In many states, children with disabilities automatically get SSI and Medicaid. That means that regardless of income, even if it’s into the 7 or 8 figure range, children are eligible for these safety net programs. Michigan is not one of those states.  

In summary, as a strongly pro-life family who has fostered family members and adopted a child with special needs, our own pro-life party has hung us out to dry.   

To me, pro-life means taking the necessary steps to care for children at risk and creating a safety net for families caring for them, not a platform that promotes overturning Roe v. Wade. If you want people to choose to bring children with disabilities into the world, then ensure that their families will thrive by enacting a robust supports program that will empower them to flourish instead of feeling stymied at every turn and using precious resources to fight for every single millimeter we get.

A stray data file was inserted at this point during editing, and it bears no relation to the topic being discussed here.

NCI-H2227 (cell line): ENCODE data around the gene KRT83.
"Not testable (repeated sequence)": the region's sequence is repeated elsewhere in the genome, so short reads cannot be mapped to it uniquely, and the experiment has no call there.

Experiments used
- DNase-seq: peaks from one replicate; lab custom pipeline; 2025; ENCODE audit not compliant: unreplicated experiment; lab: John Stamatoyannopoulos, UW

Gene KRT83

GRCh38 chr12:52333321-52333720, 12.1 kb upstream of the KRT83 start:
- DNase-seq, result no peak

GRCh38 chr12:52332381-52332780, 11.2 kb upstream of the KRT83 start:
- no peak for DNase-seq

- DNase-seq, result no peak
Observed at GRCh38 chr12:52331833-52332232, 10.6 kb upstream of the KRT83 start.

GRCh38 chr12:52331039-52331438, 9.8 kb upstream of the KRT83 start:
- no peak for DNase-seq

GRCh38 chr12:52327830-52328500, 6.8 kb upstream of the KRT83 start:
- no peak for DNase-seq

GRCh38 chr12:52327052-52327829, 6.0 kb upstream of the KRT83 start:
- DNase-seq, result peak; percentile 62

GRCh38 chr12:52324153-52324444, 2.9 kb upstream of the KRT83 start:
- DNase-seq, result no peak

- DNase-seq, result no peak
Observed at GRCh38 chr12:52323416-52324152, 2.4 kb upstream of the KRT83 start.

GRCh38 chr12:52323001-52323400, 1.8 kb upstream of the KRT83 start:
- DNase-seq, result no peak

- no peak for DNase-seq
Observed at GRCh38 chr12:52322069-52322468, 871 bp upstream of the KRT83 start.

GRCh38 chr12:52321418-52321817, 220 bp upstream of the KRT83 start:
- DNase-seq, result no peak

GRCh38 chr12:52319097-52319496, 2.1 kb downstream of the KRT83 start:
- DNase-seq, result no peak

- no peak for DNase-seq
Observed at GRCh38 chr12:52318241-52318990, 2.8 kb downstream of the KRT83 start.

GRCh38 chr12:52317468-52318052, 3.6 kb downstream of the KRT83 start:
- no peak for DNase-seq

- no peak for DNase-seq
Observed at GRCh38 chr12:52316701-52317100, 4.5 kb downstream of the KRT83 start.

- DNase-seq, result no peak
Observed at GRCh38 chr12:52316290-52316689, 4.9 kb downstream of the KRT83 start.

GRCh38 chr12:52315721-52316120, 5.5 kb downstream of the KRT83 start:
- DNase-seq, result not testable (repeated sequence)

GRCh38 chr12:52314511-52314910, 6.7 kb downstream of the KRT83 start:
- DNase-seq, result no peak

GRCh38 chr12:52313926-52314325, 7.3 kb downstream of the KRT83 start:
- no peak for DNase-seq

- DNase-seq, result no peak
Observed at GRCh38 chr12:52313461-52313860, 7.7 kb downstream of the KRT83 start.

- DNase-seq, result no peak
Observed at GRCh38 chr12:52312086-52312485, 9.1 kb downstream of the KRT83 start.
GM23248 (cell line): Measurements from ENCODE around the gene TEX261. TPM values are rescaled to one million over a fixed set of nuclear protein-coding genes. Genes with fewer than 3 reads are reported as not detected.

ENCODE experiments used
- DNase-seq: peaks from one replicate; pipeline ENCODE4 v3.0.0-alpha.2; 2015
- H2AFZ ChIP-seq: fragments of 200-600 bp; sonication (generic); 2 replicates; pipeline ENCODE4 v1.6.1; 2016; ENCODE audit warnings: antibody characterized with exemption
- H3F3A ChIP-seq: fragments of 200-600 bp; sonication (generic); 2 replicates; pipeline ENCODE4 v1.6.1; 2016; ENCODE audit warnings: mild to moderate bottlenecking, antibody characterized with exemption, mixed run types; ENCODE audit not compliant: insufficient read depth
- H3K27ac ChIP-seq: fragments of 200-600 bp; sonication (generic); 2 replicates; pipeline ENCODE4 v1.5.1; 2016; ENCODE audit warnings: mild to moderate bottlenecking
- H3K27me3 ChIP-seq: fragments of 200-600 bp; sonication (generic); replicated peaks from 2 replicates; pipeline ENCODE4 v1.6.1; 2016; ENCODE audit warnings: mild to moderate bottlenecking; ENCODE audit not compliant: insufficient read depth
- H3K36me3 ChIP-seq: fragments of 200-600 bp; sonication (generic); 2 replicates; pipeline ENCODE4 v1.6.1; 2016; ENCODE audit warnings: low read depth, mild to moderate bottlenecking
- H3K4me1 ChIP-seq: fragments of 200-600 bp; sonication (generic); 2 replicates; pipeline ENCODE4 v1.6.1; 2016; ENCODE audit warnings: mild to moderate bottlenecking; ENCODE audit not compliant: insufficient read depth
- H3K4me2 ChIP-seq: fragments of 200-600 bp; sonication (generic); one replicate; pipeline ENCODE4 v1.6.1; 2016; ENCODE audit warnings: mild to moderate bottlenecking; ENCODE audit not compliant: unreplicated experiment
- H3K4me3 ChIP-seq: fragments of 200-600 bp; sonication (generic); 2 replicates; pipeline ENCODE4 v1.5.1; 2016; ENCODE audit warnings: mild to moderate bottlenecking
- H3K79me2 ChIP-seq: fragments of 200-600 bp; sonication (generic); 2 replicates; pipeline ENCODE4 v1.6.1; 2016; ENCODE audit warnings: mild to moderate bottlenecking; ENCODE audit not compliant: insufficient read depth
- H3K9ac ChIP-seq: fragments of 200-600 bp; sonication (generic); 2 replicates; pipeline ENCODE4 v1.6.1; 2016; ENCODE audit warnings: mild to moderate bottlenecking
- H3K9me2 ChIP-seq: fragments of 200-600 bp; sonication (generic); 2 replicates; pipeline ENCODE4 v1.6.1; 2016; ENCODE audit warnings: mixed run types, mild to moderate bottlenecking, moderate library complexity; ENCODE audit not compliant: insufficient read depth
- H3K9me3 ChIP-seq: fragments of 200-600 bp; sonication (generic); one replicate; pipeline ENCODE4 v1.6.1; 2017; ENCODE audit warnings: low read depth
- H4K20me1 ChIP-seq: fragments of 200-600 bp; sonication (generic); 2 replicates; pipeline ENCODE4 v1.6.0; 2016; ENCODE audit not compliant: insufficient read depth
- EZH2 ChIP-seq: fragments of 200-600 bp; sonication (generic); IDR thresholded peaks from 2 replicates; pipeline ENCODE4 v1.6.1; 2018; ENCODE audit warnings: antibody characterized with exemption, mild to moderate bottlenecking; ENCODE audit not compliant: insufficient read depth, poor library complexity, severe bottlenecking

advocacy · parenting · special needs parenting

Rare Disease Day Letter, February 28, 2017


In 2006 & 2007 I spent endless hours Googling, as only a terrified mom can. 

My son had an enormous, bloated belly and emacieated arms and legs. I knew to the core of my being that he was terribly sick.   But our pediatrician, whom we had seen for years and came highly recommended by my physician family member and whose praises I heard sung by local pediatric specialists, kept nonchalantly calling him “just constipated”.  

If there was a way to convey my message, I did it, I even weighed and photographed his bowel movement, which only came every 10 days or do. She just increased his dose of Miralax. 

As a child with Down syndrome Ben was at risk for several types of congenital gastrointestinal diseases, but the one test that his pediatrician ordered came back inconclusive. 

I don’t know why it took me so long to go around her, I certainly wouldn’t take that long today, but I finally asked to just see the GI doctor. By that time my 15 month old was wasting away at barely 15 pounds, he was listless and had long since stopped reaching milestones.